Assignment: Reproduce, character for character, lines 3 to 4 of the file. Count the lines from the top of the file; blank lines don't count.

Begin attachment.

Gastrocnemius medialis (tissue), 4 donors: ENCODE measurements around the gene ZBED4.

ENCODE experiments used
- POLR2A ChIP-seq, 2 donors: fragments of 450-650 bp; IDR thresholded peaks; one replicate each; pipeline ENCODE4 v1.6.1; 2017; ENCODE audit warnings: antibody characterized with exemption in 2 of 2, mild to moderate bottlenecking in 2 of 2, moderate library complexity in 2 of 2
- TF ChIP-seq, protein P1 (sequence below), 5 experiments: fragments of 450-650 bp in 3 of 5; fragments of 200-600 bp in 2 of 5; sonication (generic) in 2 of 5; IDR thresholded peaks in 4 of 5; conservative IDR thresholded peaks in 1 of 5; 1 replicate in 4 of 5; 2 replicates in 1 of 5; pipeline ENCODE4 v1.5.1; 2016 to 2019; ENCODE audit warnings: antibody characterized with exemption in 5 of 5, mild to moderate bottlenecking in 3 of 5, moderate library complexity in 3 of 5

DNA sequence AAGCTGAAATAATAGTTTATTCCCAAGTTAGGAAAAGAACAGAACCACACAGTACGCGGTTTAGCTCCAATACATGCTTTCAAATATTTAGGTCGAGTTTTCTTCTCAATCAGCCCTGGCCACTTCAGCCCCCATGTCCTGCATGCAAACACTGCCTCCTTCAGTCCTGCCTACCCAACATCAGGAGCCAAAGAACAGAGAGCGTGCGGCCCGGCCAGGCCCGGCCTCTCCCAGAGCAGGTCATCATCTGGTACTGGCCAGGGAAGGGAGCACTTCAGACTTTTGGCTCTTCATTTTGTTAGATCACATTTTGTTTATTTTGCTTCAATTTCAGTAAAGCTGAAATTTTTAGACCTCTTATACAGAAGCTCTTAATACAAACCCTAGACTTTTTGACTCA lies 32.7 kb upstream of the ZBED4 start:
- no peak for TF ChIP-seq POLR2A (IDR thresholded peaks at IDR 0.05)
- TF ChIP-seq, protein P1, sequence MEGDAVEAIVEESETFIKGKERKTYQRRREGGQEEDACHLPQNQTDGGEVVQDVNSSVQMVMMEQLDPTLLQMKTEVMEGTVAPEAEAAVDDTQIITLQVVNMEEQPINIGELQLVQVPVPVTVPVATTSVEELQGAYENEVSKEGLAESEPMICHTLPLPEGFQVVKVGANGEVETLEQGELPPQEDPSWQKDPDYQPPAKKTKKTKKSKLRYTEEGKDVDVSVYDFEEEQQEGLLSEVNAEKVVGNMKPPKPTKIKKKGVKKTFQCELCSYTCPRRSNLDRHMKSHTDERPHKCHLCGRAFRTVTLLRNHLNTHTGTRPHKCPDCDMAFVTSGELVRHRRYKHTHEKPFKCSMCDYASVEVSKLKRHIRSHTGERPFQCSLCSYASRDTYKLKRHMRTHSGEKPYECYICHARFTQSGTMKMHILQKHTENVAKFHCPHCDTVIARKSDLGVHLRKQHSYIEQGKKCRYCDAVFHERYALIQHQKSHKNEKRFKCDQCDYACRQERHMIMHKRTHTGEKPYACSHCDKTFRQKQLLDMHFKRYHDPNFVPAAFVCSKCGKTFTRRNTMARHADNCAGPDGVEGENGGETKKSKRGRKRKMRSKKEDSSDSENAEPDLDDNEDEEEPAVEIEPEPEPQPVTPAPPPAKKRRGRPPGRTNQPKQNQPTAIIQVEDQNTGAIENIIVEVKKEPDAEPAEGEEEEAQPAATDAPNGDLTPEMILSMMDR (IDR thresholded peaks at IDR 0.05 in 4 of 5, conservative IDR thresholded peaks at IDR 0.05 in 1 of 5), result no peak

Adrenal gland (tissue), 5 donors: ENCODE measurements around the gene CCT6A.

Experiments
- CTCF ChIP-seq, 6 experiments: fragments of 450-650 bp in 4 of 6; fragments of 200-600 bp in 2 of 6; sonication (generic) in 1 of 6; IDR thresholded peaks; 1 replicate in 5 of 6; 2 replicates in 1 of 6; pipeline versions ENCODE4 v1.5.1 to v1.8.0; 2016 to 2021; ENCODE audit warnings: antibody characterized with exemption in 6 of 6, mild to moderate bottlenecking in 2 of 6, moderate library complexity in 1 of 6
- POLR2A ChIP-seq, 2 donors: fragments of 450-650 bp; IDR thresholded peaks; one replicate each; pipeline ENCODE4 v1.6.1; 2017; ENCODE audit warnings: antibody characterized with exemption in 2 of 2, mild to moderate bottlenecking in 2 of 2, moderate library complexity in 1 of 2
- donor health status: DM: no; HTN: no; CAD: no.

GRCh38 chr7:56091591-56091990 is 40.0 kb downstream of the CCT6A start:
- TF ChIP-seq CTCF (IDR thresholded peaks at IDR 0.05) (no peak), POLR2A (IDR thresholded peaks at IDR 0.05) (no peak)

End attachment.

- POLR2A ChIP-seq, 2 donors: fragments of 450-650 bp; IDR thresholded peaks; one replicate each; pipeline ENCODE4 v1.6.1; 2017; ENCODE audit warnings: antibody characterized with exemption in 2 of 2, mild to moderate bottlenecking in 2 of 2, moderate library complexity in 2 of 2
- TF ChIP-seq, protein P1 (sequence below), 5 experiments: fragments of 450-650 bp in 3 of 5; fragments of 200-600 bp in 2 of 5; sonication (generic) in 2 of 5; IDR thresholded peaks in 4 of 5; conservative IDR thresholded peaks in 1 of 5; 1 replicate in 4 of 5; 2 replicates in 1 of 5; pipeline ENCODE4 v1.5.1; 2016 to 2019; ENCODE audit warnings: antibody characterized with exemption in 5 of 5, mild to moderate bottlenecking in 3 of 5, moderate library complexity in 3 of 5